Why does the Jewish calendar not simply follow a solar year? If, in any case, we must make sure that Pesach falls in the spring, what is the purpose of consistently following lunar years, if eventually one has to align these with the solar years? His answer is most telling: so as to complicate life. In order to make sure that the month of Nissan and the festival of Pesach will always fall in the spring, one has to make difficult astronomical calculations. The Torah deliberately complicated the Jewish year by modeling it on a lunar year, so that Nissan would not automatically fall in the spring, so that the Sages would have to make complicated calculations. These difficulties make us more aware of HaKadosh Baruch Hu and of our role in sanctifying life through the arduous, detailed work of observance. However, this concern for details and a desire to be machmir, to do things in the most l’chatchila way possible which is yotzei as many shitos as possible, with a sense of hiddur and being lifnim mishuras hadin, can often be easily lost when the individual nosedives into the depths of OCD within the context of observing Halacha and keeping mitzvos.

(Behavior that appears to be overly detail-oriented is not in and of itself symptomatic of OCD. In fact, the DSM V’s definition of OCD stipulates that the person must experience recurrent anxiety-provoking thoughts (obsessions), which then induce the person to behave in a manner to address these fears (compulsions), and the operative point is that these behaviors must be significantly debilitating, such as causing extreme distress or disabling social or occupational function. The DSM also requires that the person suffering from the disorder acknowledges or recognizes at some point that the obsessions or compulsions are excessive or unreasonable.)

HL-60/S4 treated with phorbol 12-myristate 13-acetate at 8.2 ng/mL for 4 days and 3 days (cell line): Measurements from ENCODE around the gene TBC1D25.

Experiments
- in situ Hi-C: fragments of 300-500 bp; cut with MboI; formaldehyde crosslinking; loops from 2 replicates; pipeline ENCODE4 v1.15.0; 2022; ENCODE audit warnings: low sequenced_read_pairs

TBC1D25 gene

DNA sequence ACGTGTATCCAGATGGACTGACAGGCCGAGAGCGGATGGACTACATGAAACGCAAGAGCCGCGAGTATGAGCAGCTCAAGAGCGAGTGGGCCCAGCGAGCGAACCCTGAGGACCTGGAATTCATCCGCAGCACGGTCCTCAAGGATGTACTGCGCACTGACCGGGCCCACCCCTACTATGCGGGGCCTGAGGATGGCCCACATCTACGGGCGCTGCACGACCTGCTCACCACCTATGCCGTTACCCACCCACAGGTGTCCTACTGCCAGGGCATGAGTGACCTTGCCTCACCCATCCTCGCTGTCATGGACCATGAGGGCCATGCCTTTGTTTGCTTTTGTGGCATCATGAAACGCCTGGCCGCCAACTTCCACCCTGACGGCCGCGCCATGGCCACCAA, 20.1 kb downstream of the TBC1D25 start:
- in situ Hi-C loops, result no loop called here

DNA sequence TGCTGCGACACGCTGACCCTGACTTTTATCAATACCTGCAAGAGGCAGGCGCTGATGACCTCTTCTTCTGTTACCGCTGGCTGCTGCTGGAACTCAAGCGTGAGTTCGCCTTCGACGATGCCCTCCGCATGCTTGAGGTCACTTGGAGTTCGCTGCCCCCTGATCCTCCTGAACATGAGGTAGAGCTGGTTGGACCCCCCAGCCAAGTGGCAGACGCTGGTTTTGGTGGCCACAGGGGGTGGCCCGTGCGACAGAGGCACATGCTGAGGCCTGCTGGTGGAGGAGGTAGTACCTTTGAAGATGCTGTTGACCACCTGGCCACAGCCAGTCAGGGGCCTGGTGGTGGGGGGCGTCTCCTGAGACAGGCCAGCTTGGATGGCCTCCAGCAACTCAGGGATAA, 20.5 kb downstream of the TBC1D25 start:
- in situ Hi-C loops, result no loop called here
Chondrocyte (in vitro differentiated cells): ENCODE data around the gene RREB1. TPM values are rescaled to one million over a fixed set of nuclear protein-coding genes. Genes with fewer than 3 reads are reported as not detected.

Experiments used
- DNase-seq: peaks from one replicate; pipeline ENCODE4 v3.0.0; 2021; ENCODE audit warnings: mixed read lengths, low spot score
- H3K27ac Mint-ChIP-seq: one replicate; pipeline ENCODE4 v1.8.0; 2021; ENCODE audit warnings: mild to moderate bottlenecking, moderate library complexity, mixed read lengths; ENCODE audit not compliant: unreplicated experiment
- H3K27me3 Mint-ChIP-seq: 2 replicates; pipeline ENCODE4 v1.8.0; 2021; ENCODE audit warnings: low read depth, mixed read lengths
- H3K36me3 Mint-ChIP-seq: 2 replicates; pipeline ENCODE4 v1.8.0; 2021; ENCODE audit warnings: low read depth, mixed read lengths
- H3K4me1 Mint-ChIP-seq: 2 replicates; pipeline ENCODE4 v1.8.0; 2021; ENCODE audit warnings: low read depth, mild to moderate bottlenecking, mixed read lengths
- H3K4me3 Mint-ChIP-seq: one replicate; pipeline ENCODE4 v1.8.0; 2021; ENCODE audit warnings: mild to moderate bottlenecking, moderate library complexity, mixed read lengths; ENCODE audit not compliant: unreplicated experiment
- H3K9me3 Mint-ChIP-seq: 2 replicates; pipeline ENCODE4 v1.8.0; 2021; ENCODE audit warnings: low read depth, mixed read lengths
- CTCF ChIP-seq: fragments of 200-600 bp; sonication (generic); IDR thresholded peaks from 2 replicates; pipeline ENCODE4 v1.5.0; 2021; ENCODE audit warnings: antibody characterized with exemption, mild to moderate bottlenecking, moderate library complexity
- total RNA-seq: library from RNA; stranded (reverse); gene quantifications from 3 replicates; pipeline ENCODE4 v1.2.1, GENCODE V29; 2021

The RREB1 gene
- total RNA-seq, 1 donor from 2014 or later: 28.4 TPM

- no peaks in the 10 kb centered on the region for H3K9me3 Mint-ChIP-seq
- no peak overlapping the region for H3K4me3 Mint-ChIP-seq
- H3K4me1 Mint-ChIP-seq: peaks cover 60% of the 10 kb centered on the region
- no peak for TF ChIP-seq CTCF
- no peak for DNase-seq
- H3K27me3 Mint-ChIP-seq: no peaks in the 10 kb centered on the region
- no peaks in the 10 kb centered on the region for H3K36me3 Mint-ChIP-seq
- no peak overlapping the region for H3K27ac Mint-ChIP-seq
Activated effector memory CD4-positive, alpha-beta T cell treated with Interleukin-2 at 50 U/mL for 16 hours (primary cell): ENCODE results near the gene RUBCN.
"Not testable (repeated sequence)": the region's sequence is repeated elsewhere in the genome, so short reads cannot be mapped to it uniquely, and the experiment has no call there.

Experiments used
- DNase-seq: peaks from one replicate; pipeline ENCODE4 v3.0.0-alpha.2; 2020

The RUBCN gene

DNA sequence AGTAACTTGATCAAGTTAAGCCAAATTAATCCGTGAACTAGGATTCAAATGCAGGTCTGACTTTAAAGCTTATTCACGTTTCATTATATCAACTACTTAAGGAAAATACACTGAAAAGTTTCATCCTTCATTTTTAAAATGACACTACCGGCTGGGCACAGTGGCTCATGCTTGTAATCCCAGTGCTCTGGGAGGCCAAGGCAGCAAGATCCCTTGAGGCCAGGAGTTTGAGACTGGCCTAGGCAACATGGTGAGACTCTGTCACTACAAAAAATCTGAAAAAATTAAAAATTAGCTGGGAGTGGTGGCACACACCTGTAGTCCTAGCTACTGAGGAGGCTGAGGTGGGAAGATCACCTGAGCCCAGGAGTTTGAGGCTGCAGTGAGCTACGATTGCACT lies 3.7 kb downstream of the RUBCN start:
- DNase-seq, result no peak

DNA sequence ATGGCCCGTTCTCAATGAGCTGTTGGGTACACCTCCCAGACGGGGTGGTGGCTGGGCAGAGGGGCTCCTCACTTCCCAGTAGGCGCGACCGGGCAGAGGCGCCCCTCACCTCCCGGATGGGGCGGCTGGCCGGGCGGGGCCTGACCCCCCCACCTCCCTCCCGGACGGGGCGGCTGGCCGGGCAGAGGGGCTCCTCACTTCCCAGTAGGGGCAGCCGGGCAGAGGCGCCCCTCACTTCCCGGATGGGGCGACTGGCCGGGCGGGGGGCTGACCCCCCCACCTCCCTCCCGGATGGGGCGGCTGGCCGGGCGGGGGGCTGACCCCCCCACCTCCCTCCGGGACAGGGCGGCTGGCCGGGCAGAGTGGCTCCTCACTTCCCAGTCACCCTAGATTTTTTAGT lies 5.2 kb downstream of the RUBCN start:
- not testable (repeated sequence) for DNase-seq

The Steipler Gaon, in line with modern mental health advice, argues that the rabbi should not seek to reassure the OCD congregant, but should urge them to seek help after the point where they have already been issued a psak once. “Such thinking is a tactic of the yetzer hara in order to make observance of the mitzvos so burdensome that he will eventually, G-d forbid, shirk the yoke of the Torah. He should realize he will not endure this suffering forever because it will eventually pass over time. The main point is that he should follow the rulings of rabbinic authorities without analyzing their reasons and without second guessing them.” (Eitzos Vehadrachos Meyosad Al Michtavei Maran Baal Hekehillos Yaakov, p. 55.) There is the concept of “Ve’hevei medakdek b’mitzvah kalah kevachamurah” (“Be as scrupulous in observing a minor mitzvah as a major one”); all mitzvos should be performed in the best possible manner, which is the concept of hiddur mitzvah (beautifying a mitzvah). On the other hand, Chazal tell us about the concept of ein l’davar sof (there would be no end to the matter) if reasonable limits were not imposed. In addition, I believe it would be beneficial to tell over to congregants that their behaviors cannot be construed as reflecting ratzon Elokim because of “Lo nitnah Torah l’malachei hashares.”